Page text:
Affordable housing essay: Asheville is a national leader

LEAVING BIG SHOES: Jeff Staudinger, a longtime city staffer and current assistant director of community and economic de- velopment, has recently announced his re- tirement. File photo Photo by Tracy Rose

Editor’s note: This essay is part of a series in which local experts were asked: “What would it take to solve the Asheville area’s affordable housing problem?”

Although it might be hard for some to believe, Asheville is a national leader in affordable housing policy and production. Successful communities throughout the country are all facing the same issues: rising demand for land and increased building costs.

Relative to the city’s size and budget, Asheville’s Housing Trust Fund represents a significant ongoing commitment to creating affordable housing. The city’s 2015-16 budget allocates $1 million for affordable housing: $500,000 for the Housing Trust Fund and $500,000 for related capital improvements. Amending the Unified Development Ordinance to increase allowable densities in our urban commercial corridors is another example of City Council’s commitment to supporting affordable housing production.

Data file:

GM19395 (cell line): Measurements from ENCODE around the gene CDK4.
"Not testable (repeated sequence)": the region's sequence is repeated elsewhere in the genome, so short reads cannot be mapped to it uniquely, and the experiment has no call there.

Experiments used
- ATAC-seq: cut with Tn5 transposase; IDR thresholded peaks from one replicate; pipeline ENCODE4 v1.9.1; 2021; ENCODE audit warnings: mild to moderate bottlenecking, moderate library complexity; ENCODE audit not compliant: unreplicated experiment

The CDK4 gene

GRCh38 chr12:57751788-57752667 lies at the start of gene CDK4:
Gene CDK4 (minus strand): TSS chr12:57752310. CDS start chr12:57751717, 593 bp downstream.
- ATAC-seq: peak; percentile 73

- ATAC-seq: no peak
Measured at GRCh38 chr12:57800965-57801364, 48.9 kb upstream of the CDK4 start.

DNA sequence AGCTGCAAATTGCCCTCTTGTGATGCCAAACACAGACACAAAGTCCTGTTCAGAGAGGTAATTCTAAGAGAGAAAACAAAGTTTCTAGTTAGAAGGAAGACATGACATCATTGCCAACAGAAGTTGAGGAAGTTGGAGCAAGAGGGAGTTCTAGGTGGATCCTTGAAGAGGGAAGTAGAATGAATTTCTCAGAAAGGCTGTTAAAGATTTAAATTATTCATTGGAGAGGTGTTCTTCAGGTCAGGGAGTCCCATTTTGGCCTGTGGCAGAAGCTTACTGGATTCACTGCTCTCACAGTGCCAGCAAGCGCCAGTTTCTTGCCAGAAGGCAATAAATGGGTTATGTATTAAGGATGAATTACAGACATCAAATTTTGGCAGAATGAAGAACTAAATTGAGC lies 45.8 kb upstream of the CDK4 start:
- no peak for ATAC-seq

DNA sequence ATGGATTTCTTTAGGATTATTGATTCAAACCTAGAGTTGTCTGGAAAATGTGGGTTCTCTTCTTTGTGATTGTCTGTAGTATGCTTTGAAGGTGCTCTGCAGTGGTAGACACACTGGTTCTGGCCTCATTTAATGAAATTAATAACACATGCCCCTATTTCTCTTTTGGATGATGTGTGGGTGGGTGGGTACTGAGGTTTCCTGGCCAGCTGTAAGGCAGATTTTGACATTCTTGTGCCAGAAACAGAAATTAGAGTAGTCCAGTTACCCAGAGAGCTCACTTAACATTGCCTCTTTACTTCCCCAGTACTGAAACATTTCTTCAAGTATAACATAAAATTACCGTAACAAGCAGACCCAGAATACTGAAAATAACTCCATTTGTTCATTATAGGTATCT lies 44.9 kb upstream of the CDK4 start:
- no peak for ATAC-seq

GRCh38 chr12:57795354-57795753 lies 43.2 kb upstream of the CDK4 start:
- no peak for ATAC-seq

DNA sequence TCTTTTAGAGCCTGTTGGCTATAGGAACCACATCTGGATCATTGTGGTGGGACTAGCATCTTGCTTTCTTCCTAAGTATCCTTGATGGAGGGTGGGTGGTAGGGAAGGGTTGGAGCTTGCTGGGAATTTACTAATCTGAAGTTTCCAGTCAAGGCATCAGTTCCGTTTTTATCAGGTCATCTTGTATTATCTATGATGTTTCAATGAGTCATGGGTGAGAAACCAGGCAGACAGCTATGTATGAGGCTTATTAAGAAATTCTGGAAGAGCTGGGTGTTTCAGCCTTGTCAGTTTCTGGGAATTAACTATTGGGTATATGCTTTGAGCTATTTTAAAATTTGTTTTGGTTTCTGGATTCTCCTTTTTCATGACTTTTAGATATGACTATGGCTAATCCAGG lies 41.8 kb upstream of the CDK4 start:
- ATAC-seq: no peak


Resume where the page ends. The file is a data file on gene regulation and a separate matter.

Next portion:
But we still have a long way to go. City Council recently adopted a goal of assisting in the production of 2,800 new affordable housing units in the next seven years. That, however, is only about half of the city’s projected need over the next five years.

Current financing and regulatory tools alone cannot produce enough new affordable housing to meet the need. To achieve that, we’ll need to support our existing housing partners, find new partners in both the public and private sectors, implement new policies and embrace new tools. At its affordable housing work session last October, City Council established goals and supported staff taking specified actions to meet the city’s affordable housing needs. Those actions include:

·       Embracing mixed income, mixed-use development as the goal, rather than the exception.

·       Embracing urban density.

·       Supporting urban density with multimodal transportation.

·       Supporting urban density with quality-of-life improvements that embrace inclusivity and diversity.

·       Creating a regulatory environment that requires inclusivity but removes barriers to it.

·       Establishing a financing environment that recognizes the long-term value of and need for affordability.

·       Creating a stewardship structure that supports permanent, place-based affordability.

By combining policy, financing and regulatory reform, the city and its stakeholders are making progress in meeting today’s needs and ensuring that Asheville can be a diverse, affordable and livable city in the future.

— Jeff Staudinger
Assistant Director, Community & Economic Development
City of Asheville


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